- James Potter and the Hall of Elders' Crossing
- James Potter and the Curse of the Gatekeeper
- The Girl on the Dock: A Dark Fairy Tale (spin-off)
- James Potter and the Vaults of Destinies
- James Potter and the Morrigan Web
- James Potter and the Crimson Thread (unconfirmed)
See Also Edit
- Harry Potter Wiki
- Harry Potter and the Philosopher's Stone
- Harry Potter and the Chamber of Secrets
- Harry Potter and the Prisoner of Azkaban
- Harry Potter and the Goblet of Fire
- Harry Potter and the Order of the Phoenix
- Harry Potter and the Half-Blood Prince
- Harry Potter and the Deathly Hallows
Reception & Reviews Edit
Overall, the James Potter stories have been well-received, gaining mostly positive reviews and averaging four out five stars per book on Goodreads.com . Some reviews by readers are featured below:
"The biggest question I had after immersing myself in this amazing epic over several sleepless nights was why the tale isn't widely recognized as the best Harry Potter fic written." -- Gioia
"(Four out of four stars) This is one of the few 'fan fictions' that seems to come close to crossing the border between online wishing and real life writings...I was happy to be back in that Harry Potter world - and I really did feel like I was." -- Purply Cookie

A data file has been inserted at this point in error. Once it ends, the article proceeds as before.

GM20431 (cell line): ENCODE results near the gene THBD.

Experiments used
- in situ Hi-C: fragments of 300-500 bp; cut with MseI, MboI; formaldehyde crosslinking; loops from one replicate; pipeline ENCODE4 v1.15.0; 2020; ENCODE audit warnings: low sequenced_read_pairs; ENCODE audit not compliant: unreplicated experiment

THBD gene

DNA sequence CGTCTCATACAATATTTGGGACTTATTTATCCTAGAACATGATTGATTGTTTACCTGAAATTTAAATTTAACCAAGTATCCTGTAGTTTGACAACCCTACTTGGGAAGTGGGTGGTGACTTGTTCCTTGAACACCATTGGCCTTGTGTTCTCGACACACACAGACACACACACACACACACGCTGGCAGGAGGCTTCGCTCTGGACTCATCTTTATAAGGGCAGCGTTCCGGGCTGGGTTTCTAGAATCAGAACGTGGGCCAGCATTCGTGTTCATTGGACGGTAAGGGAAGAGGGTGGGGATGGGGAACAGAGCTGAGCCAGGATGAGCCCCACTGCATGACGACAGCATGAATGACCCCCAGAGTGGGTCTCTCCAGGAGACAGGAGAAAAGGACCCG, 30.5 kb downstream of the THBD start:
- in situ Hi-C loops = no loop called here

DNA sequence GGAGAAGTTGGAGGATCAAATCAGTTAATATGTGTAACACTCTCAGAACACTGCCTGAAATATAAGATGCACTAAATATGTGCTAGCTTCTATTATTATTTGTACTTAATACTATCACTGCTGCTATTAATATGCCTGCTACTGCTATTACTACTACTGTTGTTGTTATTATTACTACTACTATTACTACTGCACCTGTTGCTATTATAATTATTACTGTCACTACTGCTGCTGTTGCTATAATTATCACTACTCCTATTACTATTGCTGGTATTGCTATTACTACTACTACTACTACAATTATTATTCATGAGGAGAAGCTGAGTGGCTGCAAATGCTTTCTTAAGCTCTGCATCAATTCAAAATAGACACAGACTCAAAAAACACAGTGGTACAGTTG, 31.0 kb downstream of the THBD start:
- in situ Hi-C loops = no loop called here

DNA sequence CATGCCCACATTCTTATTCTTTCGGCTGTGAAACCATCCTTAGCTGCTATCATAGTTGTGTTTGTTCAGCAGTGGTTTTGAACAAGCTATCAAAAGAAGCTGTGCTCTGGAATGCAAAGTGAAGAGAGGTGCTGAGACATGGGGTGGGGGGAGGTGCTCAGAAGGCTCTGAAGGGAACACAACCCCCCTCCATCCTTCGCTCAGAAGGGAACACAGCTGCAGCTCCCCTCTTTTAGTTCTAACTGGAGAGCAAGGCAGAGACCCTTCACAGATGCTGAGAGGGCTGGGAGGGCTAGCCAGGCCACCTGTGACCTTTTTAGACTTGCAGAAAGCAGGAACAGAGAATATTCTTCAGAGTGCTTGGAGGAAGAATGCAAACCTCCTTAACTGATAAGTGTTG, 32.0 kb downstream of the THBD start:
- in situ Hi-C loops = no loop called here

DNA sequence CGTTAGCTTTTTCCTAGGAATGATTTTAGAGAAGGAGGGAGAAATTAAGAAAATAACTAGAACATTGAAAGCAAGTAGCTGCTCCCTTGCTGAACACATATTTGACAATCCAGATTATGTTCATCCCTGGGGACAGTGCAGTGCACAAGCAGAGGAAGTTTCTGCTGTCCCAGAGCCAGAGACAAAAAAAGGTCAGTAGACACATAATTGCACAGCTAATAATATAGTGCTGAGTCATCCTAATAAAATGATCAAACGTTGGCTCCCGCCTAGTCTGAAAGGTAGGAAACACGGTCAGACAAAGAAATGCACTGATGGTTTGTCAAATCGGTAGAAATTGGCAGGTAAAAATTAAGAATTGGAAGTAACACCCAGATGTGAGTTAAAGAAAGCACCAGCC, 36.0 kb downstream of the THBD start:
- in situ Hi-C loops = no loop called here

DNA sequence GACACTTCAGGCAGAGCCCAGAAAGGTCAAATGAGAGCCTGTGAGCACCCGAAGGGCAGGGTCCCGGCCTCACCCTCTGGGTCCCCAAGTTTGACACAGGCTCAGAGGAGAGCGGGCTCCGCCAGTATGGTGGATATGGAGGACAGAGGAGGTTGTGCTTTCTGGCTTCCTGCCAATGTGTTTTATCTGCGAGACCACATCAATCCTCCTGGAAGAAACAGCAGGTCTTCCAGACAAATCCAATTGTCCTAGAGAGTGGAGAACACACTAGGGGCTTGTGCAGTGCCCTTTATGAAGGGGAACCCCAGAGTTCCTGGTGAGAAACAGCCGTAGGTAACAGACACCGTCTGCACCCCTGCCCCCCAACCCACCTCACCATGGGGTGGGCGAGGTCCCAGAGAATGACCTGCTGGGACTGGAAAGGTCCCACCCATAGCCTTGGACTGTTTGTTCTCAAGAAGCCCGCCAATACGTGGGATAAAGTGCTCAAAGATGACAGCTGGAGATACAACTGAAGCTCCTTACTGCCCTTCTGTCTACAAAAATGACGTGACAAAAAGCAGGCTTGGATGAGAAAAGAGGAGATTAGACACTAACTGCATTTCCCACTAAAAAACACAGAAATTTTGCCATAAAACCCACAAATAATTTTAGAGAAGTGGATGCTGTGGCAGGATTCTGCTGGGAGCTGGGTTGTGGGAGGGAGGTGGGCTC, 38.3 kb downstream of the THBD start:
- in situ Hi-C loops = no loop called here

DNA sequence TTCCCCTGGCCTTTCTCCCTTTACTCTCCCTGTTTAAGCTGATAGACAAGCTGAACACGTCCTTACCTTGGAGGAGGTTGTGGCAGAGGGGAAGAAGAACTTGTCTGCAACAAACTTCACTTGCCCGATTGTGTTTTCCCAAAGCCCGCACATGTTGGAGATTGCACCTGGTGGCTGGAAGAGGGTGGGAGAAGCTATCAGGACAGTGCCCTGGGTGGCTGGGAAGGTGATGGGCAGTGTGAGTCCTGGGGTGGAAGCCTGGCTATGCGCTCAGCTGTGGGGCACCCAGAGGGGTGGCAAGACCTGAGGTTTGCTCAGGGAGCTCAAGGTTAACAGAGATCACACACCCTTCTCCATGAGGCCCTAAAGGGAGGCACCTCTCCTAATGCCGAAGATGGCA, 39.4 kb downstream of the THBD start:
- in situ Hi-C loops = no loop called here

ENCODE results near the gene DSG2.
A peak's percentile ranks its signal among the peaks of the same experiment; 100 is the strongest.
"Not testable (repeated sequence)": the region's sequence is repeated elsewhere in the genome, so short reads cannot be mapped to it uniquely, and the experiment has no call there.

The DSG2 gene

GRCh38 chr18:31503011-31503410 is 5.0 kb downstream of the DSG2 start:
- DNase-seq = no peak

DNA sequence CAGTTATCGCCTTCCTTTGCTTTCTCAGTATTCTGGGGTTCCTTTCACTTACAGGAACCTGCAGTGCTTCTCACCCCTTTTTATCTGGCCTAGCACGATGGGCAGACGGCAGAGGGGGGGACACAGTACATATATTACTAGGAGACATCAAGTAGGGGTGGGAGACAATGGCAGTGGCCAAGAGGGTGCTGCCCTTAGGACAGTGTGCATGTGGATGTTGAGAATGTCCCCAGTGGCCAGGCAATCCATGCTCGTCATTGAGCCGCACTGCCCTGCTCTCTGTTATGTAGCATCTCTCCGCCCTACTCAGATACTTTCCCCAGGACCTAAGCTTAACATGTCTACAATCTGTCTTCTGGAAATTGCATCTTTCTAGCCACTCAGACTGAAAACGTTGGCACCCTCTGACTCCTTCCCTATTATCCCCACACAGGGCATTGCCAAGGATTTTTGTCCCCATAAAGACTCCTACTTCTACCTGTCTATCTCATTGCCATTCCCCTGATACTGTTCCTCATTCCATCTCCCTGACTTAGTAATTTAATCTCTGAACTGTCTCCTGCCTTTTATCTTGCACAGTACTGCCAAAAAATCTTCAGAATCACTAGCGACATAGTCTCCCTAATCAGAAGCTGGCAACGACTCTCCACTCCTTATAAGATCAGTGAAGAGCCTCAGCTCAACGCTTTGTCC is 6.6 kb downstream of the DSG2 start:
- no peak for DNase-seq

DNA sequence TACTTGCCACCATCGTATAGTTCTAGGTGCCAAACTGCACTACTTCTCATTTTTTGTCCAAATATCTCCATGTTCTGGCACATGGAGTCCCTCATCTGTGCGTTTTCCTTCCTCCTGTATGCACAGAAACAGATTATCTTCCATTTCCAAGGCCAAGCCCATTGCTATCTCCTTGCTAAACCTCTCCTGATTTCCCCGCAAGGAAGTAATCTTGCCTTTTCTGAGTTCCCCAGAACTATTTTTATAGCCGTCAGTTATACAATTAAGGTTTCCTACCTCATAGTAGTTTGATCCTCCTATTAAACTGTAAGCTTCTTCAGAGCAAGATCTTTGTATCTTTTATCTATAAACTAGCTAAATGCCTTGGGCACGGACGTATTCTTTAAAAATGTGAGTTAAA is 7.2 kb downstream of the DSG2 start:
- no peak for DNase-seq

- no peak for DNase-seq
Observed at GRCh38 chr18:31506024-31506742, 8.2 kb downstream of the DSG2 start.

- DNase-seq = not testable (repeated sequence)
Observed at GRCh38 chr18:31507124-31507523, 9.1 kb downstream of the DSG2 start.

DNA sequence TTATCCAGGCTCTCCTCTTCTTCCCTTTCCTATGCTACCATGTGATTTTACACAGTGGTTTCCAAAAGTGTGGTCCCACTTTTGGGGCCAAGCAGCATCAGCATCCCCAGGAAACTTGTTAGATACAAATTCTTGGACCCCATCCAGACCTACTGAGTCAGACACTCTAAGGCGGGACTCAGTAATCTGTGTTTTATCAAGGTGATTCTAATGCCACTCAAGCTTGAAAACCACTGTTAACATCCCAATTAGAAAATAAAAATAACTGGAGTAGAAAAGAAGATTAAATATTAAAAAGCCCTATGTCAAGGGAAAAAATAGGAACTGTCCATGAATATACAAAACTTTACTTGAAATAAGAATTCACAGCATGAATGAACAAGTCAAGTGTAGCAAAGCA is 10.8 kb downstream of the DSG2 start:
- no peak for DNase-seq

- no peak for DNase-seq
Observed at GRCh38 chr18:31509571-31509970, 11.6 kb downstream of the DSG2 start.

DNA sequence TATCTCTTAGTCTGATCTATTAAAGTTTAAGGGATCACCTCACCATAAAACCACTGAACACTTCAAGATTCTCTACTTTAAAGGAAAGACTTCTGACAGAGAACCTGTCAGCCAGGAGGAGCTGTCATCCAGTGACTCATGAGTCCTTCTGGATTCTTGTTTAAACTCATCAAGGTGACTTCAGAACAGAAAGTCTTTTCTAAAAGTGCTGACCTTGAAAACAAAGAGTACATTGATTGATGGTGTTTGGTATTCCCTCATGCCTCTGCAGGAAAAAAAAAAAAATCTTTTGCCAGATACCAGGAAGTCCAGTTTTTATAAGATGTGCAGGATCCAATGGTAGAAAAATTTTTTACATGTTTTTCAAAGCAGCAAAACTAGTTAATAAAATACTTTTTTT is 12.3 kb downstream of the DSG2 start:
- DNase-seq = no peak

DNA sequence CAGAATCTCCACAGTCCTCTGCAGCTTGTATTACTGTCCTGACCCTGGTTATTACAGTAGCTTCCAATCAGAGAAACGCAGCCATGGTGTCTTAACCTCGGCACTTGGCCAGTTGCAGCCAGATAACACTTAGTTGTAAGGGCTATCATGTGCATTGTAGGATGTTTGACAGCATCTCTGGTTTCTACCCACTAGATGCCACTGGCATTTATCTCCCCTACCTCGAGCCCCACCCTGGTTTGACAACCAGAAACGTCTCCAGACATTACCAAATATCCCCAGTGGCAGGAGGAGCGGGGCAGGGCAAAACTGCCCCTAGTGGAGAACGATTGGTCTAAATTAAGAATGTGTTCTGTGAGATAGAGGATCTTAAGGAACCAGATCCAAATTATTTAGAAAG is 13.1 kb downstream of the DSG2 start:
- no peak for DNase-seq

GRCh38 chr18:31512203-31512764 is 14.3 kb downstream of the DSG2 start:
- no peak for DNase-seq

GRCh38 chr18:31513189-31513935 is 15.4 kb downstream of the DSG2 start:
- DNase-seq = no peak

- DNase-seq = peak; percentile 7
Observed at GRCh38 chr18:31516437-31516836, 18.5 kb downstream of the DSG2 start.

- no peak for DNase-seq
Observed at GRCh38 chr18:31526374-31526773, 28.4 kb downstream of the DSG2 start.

"Once in a very long while, you'll read a fan fiction author that makes you feel as if the piece you're reading is SO good, it should probably be canon. I didn't expect to be impressed with Lippert's James Potter series, and yet, unbelievably, I'm bowled over." -- Tara Lynn
"The best compliment I can give this - is that you forget J. K. Rowling didn't write it as you were reading it." -- Briansgirl
"G. Norman Lippert has outdone himself, taking a concept that many would churn out as trite 'fan-fiction', and instead creating a literary piece that stands out as a spiritual successor - to J. K. Rowling's Harry Potter series." -- Trent Rayner
"If there's ever any more new books to the Harry Potter series, this is the closest it can get." -- Mounica
- (http://www.jamespotterseries.com) James Potter website. Copyright, 2009 by George Norman Lippert.
- (https://www.facebook.com/jamespotterseries) James Potter on Facebook. [Last Updated: 2014]
- (http://grottokeep.fr.yuku.com/)The Grotto Keep Forum. 2014.
- (https://www.goodreads.com/series/45293-james-potter) James Potter Series at goodreads.com. 2014.